This year, the finale challenge also asked the chefs to dig into their personal lives but with more specific instruction. Asking Jen, Bryan, and Douglas to make dishes that represented their past selves, their current lives, something from a mentor, and something from a protégé was asking them to encapsulate their careers in four courses. (Only giving them a day and a half to do it meant that no one could lie on a therapist's couch to unpack their memories, which is probably a good thing.) 

I loved this challenge, and I was happy to not actually be there as a judge, but rather as a diner, as an observer, and as a fan. Without having to worry about who did “better” than the rest, I could just focus on the food and, even more, on the insight into each chef’s culinary life. Who these great chefs thought they were.   

I loved the way Douglas’s first thoughts were to his formative cooking experience, the first dish he remembers making in a restaurant, and how it became his mussel billi bi soup. I once had a version of that soup at his restaurant Cyrus in 2007. It had so much mussel flavor I can still taste it. To taste it at finale was, for me, like the past come back to life. And for him, someone now so inspired by the lightness of Japan, to reach back to the glories of a wallop of cream and brine… it felt like he was starting the meal by going back to his roots.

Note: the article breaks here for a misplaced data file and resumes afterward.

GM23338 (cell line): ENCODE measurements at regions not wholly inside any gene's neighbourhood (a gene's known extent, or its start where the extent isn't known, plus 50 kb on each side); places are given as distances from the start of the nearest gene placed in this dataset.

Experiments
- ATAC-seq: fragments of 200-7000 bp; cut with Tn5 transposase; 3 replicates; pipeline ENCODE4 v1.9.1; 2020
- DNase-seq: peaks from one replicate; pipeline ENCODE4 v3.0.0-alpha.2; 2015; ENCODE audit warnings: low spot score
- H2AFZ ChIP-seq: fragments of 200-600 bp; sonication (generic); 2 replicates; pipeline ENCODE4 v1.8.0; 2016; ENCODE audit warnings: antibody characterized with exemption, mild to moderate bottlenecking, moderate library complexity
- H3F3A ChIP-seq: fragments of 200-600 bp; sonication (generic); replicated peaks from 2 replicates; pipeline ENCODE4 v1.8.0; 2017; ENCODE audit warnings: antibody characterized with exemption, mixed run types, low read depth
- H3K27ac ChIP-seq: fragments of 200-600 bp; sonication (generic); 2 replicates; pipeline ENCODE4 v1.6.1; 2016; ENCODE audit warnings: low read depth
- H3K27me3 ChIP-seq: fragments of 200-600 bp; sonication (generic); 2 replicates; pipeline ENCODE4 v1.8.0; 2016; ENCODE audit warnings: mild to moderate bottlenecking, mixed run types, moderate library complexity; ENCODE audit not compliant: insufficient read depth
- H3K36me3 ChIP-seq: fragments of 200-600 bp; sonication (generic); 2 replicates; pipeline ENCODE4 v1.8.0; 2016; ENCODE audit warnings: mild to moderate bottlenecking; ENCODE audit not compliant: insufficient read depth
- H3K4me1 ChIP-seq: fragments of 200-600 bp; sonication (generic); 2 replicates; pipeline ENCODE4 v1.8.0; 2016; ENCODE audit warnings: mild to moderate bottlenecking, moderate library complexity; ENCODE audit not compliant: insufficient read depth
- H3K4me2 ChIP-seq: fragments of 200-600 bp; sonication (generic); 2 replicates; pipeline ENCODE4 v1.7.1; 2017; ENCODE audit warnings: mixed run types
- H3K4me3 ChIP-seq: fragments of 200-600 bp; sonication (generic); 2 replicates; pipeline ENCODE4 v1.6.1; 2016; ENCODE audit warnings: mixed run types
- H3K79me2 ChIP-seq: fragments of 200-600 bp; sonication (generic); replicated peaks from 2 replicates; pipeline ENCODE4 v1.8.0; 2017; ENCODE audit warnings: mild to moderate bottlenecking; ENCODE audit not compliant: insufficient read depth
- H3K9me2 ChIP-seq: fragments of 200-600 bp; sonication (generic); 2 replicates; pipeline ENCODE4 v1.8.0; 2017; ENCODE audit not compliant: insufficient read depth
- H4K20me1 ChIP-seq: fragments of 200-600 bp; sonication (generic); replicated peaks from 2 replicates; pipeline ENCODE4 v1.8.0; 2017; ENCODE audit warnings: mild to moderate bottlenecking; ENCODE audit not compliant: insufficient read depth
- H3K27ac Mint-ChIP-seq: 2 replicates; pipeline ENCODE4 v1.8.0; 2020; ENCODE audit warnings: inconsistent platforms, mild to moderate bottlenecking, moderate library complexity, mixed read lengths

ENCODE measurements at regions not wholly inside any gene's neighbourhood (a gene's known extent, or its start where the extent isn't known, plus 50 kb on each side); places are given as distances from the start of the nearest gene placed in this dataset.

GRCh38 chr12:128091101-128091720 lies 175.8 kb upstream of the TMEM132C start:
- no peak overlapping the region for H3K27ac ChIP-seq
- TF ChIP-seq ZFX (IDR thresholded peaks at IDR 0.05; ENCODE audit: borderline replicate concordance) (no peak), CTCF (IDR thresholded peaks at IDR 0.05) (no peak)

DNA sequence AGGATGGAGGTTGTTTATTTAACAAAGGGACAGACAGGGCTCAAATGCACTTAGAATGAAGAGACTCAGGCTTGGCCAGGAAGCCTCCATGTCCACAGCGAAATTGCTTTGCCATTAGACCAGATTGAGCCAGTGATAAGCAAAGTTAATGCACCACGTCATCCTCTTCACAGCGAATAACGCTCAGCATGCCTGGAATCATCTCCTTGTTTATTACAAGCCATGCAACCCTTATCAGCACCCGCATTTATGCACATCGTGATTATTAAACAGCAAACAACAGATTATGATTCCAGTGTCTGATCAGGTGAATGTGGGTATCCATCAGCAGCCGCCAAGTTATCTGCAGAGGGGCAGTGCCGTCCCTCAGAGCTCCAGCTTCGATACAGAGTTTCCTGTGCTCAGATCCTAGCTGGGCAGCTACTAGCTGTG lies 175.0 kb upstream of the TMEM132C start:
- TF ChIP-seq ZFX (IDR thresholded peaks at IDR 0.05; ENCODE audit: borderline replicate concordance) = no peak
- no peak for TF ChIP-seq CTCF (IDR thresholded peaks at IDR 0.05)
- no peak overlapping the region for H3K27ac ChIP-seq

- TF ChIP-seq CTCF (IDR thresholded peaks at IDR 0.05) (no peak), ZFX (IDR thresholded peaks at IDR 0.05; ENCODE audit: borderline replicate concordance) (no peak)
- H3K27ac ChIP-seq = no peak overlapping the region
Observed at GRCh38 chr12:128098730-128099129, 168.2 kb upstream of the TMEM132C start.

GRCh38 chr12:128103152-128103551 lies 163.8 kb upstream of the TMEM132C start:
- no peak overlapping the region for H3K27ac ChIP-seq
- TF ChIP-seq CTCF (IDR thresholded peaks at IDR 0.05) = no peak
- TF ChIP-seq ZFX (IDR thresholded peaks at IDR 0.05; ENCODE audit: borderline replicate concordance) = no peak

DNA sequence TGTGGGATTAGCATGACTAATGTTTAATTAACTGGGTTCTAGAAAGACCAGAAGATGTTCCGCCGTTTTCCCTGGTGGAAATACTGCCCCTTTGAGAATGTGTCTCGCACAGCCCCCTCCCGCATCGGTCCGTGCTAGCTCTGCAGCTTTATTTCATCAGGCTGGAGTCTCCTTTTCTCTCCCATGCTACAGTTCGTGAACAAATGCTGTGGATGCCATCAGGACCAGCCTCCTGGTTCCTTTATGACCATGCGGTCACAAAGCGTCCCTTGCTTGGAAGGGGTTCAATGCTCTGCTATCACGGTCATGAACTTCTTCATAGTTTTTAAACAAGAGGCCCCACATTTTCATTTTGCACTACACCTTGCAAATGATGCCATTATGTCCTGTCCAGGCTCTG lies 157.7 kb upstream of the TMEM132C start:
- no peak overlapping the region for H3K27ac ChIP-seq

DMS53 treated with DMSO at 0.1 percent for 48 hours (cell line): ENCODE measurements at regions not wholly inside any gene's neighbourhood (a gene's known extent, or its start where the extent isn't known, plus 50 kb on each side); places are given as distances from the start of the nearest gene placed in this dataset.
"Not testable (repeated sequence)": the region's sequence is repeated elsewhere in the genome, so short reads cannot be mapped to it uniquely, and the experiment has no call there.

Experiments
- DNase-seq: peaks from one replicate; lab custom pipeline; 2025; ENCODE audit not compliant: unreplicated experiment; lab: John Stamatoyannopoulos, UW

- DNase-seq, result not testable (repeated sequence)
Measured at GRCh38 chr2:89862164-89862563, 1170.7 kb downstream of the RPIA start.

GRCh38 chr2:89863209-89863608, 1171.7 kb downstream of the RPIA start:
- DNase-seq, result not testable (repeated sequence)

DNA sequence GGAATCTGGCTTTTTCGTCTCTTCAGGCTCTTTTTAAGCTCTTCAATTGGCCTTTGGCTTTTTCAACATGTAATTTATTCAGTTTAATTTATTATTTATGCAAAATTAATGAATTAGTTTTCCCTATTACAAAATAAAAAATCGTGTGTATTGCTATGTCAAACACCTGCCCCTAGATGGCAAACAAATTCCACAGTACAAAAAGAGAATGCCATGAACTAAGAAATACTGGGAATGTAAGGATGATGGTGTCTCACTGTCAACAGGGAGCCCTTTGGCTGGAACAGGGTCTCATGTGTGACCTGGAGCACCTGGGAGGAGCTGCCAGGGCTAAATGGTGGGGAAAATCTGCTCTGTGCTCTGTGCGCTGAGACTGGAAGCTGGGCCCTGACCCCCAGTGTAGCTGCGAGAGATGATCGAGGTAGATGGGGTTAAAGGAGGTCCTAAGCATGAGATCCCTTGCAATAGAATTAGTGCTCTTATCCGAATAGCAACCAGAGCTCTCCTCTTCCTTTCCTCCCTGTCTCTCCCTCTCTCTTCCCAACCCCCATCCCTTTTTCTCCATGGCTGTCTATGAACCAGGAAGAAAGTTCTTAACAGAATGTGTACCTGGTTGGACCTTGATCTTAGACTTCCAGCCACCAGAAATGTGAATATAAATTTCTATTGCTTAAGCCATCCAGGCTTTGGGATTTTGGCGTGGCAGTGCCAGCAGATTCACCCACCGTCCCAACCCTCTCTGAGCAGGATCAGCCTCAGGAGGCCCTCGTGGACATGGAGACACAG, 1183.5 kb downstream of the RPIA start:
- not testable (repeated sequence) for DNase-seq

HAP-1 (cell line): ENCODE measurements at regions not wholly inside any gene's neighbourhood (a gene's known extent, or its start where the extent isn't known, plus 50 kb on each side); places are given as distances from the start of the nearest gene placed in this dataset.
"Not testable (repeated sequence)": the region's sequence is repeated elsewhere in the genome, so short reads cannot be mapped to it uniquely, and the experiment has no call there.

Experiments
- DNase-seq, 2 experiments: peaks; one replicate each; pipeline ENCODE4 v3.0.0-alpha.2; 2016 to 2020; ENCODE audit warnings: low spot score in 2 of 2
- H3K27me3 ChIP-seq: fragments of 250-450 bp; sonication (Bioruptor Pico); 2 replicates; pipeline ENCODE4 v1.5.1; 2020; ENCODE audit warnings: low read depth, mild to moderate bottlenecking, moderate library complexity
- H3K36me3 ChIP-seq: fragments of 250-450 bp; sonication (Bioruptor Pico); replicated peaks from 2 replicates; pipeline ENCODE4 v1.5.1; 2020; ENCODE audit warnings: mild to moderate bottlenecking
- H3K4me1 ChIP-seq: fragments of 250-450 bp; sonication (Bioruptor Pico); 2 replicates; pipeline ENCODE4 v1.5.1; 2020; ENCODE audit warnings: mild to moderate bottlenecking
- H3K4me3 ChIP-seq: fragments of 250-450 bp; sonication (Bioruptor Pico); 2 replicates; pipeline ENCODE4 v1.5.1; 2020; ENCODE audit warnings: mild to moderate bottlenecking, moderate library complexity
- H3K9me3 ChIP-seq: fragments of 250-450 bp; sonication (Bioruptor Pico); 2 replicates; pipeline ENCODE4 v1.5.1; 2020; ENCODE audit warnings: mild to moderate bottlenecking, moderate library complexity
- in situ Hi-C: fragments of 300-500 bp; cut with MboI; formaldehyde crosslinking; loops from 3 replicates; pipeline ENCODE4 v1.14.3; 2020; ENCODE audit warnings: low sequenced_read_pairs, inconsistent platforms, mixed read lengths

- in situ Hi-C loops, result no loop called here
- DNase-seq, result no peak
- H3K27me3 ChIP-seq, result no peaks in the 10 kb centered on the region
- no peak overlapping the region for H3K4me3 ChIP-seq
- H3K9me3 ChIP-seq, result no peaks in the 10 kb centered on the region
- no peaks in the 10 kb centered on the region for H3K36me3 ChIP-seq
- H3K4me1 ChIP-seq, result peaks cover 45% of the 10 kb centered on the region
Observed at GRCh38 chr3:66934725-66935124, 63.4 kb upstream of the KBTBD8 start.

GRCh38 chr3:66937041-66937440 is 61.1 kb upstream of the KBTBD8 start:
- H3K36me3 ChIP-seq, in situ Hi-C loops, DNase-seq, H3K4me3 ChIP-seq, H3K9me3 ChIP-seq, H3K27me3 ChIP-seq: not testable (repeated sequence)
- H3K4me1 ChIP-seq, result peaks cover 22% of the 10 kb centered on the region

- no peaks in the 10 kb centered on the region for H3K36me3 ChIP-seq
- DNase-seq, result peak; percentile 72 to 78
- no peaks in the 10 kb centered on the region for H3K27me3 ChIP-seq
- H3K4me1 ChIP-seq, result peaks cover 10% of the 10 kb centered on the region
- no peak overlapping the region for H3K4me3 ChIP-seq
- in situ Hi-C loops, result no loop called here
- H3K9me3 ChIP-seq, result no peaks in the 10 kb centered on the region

I loved the way Bryan went in another direction, going to the first dish he ever cooked for his wife. I thought his dish was fantastic: the sweet subtlety of crab hovered over the grains and the egg yolk, but honestly, I also could’ve eaten the OG version of a sautéed chicken breast with crab and cream sauce. I kind of miss food with names like Chicken Chesapeake. Who will be the brave soul to bring back ye olde cruise liner food in their restaurant? But anyway, Bryan’s cooking impressed me through the whole season with its creativity and intelligence—I was shocked to realize he hadn’t actually won a challenge until the end—but it was so great to see, in the end, how grounded he feels in his emotional side as a person and as a chef. The dish was light; it felt full of possibility. You could tell his was cooking with the memory of being at the start of something, the excitement of it.